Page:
Facts about prostate cancer every man should know
With increasing knowledge about the catastrophic consequences of cancers, surprisingly less is been said about prostate cancer; a silent killer of men. Prostate cancer is the second leading cause of death from cancers in men after lung cancer and it is second only to skin cancer as the most common cancer in men. This is one of the few cancers that are sex-specific, i.e it affects only one sex (in this case men). Women don’t have a prostate, so cannot develop prostate cancer.
It is a gland about the size of a walnut and lies below the urinary bladder. It’s function is to secrete an alkaline fluid, milky in appearance. The fluid constitutes roughly 30% of the volume of the semen along with sperm and seminal fluid. The average weight of the prostate in adult males is 11grams.
Risk factors for prostate cancer
- Increasing age: Men older than 75 years account for two-thirds of prostate cancer deaths
- Family history: Individuals with first degree relatives (father, son or brother) who have prostate cancer are at higher risk of developing the disease.
- Race: More common in blacks. African Americans have the highest rate in the world
- Genetics: Although prostate cancer cannot be inherited some men inherit genes that predispose them to prostate cancer
- Nutritional factors: Some nutrients have protective effects against prostate cancer and include soy protein, lycopene, vitamin E and selenium. On The other hand, increased fat intake raises the risk.
- In early stages (confined to the prostate), there area usually no symptoms. Greater than 60% of prostate cancer patients are asymptomatic
- Difficulty urinating
- Sudden urge to urinate
- Pain in the lower back or thighs
- Swelling in the legs
Diagnosing prostate cancer
- Blood test : Prostate specific antigen (PSA) test is a very useful test as prostate cancer causes an increase in this antigen. Increased PSA does not necessarily mean cancer as there are other factors that cause increased PSA. It is pertinent for increased levels to be investigated by a specialist.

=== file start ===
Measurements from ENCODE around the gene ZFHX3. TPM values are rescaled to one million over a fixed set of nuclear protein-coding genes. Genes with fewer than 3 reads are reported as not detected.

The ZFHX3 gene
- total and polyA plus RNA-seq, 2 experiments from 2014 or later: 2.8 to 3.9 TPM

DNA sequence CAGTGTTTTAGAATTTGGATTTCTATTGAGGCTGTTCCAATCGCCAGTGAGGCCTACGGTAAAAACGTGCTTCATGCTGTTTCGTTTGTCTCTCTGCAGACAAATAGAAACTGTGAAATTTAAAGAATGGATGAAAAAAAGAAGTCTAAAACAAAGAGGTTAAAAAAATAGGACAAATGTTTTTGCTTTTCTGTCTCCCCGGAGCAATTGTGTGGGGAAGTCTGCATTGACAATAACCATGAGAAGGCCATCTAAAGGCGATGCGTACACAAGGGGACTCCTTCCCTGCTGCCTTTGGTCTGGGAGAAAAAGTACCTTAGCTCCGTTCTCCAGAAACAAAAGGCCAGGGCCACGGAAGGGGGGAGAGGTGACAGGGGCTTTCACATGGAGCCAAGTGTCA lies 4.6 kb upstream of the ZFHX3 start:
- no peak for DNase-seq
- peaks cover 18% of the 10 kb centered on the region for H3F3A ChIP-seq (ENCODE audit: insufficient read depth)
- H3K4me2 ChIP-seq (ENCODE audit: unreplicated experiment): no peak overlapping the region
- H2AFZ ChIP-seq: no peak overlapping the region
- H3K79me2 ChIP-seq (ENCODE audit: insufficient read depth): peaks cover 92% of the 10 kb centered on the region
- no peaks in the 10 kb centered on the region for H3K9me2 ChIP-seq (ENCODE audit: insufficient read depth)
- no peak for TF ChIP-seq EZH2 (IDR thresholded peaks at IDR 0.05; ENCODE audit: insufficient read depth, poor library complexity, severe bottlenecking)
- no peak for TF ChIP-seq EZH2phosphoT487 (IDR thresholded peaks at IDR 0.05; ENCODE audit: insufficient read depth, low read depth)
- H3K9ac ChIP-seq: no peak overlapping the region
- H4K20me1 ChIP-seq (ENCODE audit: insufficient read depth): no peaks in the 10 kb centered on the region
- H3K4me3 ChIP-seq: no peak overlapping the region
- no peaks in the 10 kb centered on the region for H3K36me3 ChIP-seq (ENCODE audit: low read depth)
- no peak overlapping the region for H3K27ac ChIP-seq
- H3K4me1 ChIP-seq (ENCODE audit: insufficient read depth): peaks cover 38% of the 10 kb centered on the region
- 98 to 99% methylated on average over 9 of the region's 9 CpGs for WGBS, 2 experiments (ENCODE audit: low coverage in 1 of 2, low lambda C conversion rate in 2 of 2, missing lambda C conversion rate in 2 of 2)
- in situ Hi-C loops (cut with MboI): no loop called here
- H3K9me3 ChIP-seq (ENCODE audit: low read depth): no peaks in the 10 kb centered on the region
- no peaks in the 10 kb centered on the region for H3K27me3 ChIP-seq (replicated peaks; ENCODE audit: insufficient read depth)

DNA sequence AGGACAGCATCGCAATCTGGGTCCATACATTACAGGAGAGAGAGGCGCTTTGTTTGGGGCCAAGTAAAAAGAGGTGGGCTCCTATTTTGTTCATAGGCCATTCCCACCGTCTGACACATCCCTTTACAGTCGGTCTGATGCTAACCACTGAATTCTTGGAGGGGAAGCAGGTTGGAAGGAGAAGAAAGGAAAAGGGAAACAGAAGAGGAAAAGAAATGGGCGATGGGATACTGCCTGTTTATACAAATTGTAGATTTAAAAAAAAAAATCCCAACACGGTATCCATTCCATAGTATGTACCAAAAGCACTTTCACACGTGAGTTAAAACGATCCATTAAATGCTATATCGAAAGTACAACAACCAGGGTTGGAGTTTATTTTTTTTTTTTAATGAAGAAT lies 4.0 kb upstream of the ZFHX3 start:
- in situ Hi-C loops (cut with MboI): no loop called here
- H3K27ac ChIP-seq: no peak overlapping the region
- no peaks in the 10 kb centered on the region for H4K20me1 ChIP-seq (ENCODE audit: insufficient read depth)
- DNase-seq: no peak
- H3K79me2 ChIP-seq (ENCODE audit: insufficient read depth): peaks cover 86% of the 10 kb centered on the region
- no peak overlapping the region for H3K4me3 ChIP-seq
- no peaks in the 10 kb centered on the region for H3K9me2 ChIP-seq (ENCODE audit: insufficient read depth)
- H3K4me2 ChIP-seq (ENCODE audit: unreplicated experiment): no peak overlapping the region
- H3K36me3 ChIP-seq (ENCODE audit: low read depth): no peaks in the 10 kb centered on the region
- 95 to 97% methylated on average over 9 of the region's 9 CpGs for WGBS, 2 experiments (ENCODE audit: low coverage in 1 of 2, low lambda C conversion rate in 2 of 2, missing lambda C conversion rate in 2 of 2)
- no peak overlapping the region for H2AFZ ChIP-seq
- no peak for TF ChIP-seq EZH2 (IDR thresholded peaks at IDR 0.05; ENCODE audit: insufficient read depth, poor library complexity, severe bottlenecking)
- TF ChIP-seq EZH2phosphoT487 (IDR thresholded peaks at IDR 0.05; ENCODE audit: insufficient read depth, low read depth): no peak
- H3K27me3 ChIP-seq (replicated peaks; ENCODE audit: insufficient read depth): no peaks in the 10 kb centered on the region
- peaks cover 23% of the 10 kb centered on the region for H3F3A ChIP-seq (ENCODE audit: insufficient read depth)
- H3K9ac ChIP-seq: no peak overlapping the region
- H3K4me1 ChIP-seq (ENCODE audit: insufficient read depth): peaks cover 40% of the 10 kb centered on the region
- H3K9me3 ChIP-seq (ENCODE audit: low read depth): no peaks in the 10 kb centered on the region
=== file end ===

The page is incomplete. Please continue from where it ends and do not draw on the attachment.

- Digital rectal examination (DRE): This involves a doctor examining the prostate by inserting a gloved and lubricated finger into the rectum. This reveals distortion in the anatomy of the gland. Normal DRE findings do not rule prostate cancer though.
- Biopsy: This involves the use of a special needle to harvest prostate tissue which is subjected to histology in order to view the cells.
- Other modalities include radionuclear bone scan, computed tomography and magnetic resonance imaging
- Hormone therapy: May involve androgen deprivation achieved by removal of the testes (orchidectomy) or by medical castration. Recently, luteinizing hormone-releasing hormone (LHRH) agonists have become useful
- External beam radiotherapy
- Brachytherapy: Involves implantation of radioactive seeds in the prostate
- Surgery: Involve the removal of the gland and some surrounding tissues (radical prostatectomy)
What to do
- Early detection is key: Nearly 100% of men diagnosed with prostate cancer in it’s early stages will be alive five years after diagnosis. Also, prostate cancer that is confined to the prostate has high cure rates but once it begins to spread, prognosis becomes poor
The American Cancer Society recommends that men who have reached 50 years should begin screening for the disease. Furthermore, men who have a first degree relative with prostate cancer before the age of 65 should begin screening at 40 years
- Lifestyle changes: Some factors could possibly reduce your chances of developing prostate cancer.
– Nutrition: Eat a diet that is rich in fruits, vegetables and whole grains, while low in red meat and fats
– Quit smoking: A link has been established between smoking and prostate cancer
– Exercise regularly and maintain a healthy weight.